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The El Plomo Boy

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Contents
Biography

References

                                                                                                                                                                                 
The El Plomo Boy
Biographical Information
Name(s) The El Plomo Boy
Age 8
Sex Male
Status High Status
Height Unspecified
Source
Culture Inca
Date(s) Approx. 500 years ago
Site Cerro El Plomo
Current Location
Location National Museum of Natural History, Santiago Chile
Catalog # Unknown
 

Biography

The El Plomo boy is an Incan mummy discovered in 1954 by a group of climbers at the summit of Cerro El Plomo inChile. The mummy is approximately 500 years old, with the boy being approximately 5-8 at the time of death. The cold climate and minimal rainfaill atop the mountain allowed the mummy to remain remarkably well preserved. The mummy was well dressed in Incan textiles and jewelry, and found with a gold llama, a silver doll, and pouches of his baby teeth and nail clippings. In addition, his hair was braided into 200 intricate strands. The El Plomo boy was the first mummy discovered in a series that would later reveal the Incan practise of sacrificing children to the Gods that they believed to control water. He is currently stored in Chile's National Museum of Natural History in Santiago.

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The El Plomo is remarkably well preserved.

The Andean mountains were a key part of the Incan kingdom, which stretched from Equador to southern Chile. The Inca believed the summit of a mountain served as a ladder to heaven, making these sites important sacred spaces. Several mountains,including Cerro El Plomo, Sara Sara, and Llullaillaco, were the site of an Incan ritual known as Capa Cocha.  Other mummies found on these peaks include La Doncella, Sarita, Juanita, the Aconcagua boy, and the El Niño boy (for further information on these see the 'The Children of Llullaillaco' entry).


Horizon Ice Mummies - Frozen In Heaven47:21

Horizon Ice Mummies - Frozen In Heaven

See 12:20 for discussion of the El Plomo Boy.

Human sacrifice was not common amongst the Inca, but the need to appease mountain Gods controlling rain and water was believed to be critical to the survival of the Incan people. Accounts of Capa Cocha first appeared in Spanish chronicles, though it was ethnocentrically depicted as a bloody and savage ritual. During the Capa Cocha ritual a child would be brought to the empire's capital of Cuzco, blessed by the emperor, then paraded through the kingdom in a ritual procession until they reached the top of the mountain on which they were sacrificed and buried. Children selected for sacrifice were considered pure and perfect, and it was believed they would be deified in death. Analysis of stomach and intestinal contents of some of these mummies indicates that they were sedated before death with the use of coca leaves and chica, a maize beer. In the case of the El Plomo boy, his peacful expression indicates he passed peacefully from sleep to death. P.D. Horn, from the University of Toronto's Anthropology Department, noted in 1982 the distinctive red and yellow bands painted across the child's face composed of iron ochre and arsenic sulphides mixed with animal fats, respectively. The distinctive smell of the mummy, caused by changes in body fat, attests to its good condition.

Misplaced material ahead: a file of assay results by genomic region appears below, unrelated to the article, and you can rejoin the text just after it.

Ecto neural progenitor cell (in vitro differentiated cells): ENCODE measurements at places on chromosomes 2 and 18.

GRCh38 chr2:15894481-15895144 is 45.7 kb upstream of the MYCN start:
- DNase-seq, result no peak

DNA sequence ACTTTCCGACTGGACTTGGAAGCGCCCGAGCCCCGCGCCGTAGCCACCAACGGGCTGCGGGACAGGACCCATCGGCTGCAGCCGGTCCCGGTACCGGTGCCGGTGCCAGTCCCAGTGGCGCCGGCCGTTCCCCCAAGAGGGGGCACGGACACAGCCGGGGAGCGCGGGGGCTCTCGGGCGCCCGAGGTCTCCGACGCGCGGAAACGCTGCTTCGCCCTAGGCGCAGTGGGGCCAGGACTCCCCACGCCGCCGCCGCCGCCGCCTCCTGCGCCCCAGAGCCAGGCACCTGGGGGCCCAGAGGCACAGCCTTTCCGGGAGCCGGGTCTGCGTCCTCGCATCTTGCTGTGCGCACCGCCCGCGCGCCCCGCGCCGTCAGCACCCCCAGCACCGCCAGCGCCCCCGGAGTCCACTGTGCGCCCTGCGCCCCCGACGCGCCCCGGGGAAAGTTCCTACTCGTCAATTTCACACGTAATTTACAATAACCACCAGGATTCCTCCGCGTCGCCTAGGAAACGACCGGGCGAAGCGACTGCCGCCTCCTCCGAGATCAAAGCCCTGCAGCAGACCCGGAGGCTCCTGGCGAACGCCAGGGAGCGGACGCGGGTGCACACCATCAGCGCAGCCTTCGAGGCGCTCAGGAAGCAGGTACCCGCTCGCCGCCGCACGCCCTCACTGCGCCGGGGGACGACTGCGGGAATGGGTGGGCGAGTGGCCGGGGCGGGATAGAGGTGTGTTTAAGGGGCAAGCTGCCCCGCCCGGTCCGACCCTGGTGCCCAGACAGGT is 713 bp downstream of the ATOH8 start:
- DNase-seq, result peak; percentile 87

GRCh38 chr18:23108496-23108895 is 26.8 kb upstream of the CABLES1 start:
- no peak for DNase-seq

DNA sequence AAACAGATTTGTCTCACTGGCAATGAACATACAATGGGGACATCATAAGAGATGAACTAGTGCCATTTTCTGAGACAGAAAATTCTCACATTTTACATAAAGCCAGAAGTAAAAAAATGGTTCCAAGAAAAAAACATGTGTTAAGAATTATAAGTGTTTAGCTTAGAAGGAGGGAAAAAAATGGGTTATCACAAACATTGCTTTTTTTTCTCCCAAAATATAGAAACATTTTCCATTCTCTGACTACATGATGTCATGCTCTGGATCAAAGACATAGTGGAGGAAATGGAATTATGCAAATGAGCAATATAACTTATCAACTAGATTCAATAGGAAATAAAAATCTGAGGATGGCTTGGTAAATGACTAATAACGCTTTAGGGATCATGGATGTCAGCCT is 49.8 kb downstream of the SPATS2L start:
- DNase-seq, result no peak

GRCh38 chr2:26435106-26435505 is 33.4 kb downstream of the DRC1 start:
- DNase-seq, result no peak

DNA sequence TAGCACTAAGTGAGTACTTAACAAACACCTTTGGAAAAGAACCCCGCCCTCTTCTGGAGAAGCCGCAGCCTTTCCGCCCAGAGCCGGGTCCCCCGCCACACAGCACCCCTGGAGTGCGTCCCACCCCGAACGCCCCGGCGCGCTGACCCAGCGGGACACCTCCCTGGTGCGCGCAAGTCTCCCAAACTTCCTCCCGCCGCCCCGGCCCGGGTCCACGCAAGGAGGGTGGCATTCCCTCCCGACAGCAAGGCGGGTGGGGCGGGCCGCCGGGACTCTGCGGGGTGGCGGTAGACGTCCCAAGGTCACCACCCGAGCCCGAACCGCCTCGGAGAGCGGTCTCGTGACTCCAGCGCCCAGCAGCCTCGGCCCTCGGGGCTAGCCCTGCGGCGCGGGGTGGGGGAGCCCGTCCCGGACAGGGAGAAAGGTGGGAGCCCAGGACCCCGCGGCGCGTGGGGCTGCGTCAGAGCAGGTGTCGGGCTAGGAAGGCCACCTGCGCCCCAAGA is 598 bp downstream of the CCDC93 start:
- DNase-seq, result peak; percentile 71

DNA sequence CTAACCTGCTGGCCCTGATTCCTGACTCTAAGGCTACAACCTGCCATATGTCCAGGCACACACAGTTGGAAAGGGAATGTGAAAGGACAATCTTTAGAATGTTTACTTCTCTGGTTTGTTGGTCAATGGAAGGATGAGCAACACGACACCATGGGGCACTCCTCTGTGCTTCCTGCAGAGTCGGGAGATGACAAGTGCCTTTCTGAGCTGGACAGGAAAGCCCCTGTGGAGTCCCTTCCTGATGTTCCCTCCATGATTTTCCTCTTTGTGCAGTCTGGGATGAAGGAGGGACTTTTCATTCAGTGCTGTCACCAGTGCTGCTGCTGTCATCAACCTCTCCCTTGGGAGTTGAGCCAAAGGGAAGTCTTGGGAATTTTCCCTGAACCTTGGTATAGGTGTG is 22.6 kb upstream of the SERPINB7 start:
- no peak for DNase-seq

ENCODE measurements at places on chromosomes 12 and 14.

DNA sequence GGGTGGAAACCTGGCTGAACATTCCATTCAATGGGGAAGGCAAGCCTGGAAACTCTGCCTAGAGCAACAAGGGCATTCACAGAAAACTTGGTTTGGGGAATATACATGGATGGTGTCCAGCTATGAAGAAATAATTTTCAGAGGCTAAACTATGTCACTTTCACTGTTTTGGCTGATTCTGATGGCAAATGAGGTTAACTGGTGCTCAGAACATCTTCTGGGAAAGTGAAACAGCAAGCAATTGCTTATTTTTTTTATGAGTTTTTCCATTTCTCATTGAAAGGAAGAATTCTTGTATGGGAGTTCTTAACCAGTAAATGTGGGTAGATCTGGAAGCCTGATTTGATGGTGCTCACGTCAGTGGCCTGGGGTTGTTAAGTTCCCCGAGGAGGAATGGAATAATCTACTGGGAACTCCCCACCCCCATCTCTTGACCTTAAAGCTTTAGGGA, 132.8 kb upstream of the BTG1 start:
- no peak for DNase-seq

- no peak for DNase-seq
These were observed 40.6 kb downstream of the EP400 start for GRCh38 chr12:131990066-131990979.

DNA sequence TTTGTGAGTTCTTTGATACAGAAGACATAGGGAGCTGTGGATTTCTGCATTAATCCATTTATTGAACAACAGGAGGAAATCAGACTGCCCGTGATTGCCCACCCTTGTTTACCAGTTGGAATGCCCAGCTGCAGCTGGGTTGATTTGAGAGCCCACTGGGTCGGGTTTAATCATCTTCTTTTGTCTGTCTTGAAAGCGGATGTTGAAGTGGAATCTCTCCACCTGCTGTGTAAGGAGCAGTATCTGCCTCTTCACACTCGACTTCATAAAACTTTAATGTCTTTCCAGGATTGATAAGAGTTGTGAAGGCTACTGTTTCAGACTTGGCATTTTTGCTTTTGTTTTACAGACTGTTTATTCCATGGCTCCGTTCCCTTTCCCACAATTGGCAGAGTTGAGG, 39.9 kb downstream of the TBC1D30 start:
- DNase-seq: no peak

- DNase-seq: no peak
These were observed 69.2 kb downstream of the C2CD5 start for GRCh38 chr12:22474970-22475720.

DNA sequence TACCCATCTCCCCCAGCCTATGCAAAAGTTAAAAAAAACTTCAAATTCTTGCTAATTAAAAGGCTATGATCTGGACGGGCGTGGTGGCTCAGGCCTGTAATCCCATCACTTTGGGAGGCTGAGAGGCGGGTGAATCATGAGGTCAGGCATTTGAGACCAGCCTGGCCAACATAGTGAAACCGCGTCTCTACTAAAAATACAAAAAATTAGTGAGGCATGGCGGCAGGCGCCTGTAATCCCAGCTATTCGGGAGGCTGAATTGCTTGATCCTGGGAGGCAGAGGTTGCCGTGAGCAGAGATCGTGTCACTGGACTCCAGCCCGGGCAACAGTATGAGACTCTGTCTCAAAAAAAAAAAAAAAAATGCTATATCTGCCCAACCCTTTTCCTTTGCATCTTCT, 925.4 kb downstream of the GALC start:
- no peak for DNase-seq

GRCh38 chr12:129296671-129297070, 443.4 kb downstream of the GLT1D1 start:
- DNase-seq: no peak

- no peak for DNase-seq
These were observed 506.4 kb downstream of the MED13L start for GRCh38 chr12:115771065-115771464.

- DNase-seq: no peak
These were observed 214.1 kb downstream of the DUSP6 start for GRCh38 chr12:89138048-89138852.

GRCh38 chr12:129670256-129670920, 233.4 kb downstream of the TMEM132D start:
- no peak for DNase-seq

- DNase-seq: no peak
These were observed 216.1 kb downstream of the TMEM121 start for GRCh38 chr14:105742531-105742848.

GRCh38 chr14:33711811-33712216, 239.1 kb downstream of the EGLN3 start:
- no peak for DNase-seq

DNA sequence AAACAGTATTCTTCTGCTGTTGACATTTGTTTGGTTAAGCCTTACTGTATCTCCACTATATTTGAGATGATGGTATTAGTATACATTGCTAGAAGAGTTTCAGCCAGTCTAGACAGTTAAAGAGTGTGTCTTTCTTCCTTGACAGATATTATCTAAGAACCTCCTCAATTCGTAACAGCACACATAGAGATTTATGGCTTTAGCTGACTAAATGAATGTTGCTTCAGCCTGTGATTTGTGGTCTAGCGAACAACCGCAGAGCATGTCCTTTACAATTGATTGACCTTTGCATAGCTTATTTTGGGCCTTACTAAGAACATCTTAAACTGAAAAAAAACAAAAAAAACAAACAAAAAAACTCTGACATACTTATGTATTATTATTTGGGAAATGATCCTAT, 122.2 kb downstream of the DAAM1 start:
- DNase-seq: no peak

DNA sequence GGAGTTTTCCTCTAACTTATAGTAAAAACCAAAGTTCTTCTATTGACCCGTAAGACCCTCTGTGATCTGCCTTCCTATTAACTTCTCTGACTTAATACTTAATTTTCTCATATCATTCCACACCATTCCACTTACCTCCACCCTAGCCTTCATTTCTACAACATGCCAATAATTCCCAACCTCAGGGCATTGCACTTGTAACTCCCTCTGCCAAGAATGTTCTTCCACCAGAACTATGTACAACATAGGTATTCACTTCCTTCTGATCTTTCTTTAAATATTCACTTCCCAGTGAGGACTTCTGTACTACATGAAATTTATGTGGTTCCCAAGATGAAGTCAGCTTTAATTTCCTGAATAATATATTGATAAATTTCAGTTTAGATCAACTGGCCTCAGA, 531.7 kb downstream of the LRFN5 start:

References

Bos, C. (2014). El Plomo mummy: Story of a child mummy. Retrieved from http://www.awesomestories.com/asset/view/El-Plomo-Mummy-Story-of-a-Child-Mummy

Clark, L. (1998). Ice mummies of the Inca. Retrieved from http://www.pbs.org/wgbh/nova/ancient/ice-mummies-inca.html

Haines, T., (Producer). (1997). Ice mummies: Frozen in heaven [Motion picture]. United Kingdom: BBC.

Horn, P. D. (1996). The prince of El Plomo: a frozen treasure. In K. Spindler (Ed.), Human mummies: a global survey of their status and the techniques of conservation (pp.153-157). Vienna, Austria: Springer Vienna. 

Lane, K. (2011). Inca. In T. Insoll (Ed.), The oxford handbook of the archeology of ritual and religion (pp. 571-584). Oxford: Oxford University Press. 

Reinhard, J., & Constanza, C. (2010). Inca rituals and sacred mountains. Los Angeles: Cotsen Institute of Archaeology Press.

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